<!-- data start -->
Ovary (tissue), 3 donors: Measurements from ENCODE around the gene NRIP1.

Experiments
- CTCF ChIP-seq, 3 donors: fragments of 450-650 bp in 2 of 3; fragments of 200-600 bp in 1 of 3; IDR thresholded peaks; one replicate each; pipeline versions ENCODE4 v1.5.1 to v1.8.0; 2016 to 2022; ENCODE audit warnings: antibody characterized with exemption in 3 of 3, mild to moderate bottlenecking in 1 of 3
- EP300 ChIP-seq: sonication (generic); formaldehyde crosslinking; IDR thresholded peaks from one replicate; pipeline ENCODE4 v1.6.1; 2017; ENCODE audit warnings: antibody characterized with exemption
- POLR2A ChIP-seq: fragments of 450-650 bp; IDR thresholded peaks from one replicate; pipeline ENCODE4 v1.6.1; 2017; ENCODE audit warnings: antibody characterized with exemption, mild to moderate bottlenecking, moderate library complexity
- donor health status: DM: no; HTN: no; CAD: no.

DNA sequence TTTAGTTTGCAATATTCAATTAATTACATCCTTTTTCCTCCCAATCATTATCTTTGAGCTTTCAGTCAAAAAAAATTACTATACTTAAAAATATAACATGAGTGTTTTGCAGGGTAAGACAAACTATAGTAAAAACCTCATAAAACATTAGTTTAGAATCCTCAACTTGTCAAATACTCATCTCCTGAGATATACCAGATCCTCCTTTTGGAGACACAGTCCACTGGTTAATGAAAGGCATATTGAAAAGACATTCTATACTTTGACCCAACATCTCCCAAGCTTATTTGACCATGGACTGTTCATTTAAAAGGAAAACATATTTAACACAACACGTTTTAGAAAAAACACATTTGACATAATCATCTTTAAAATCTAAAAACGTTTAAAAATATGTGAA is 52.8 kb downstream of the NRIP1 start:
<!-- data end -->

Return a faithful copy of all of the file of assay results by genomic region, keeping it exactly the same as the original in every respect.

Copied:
Ovary (tissue), 3 donors: Measurements from ENCODE around the gene NRIP1.

Experiments
- CTCF ChIP-seq, 3 donors: fragments of 450-650 bp in 2 of 3; fragments of 200-600 bp in 1 of 3; IDR thresholded peaks; one replicate each; pipeline versions ENCODE4 v1.5.1 to v1.8.0; 2016 to 2022; ENCODE audit warnings: antibody characterized with exemption in 3 of 3, mild to moderate bottlenecking in 1 of 3
- EP300 ChIP-seq: sonication (generic); formaldehyde crosslinking; IDR thresholded peaks from one replicate; pipeline ENCODE4 v1.6.1; 2017; ENCODE audit warnings: antibody characterized with exemption
- POLR2A ChIP-seq: fragments of 450-650 bp; IDR thresholded peaks from one replicate; pipeline ENCODE4 v1.6.1; 2017; ENCODE audit warnings: antibody characterized with exemption, mild to moderate bottlenecking, moderate library complexity
- donor health status: DM: no; HTN: no; CAD: no.

DNA sequence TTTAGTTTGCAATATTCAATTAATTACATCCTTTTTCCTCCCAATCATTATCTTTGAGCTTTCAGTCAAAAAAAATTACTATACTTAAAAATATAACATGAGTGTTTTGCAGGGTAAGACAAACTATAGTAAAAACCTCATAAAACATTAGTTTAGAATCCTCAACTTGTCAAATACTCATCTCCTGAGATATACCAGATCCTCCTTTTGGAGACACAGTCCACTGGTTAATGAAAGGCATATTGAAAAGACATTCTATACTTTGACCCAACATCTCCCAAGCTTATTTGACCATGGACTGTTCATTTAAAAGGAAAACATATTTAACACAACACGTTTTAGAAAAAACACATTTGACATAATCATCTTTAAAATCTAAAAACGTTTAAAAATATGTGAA is 52.8 kb downstream of the NRIP1 start: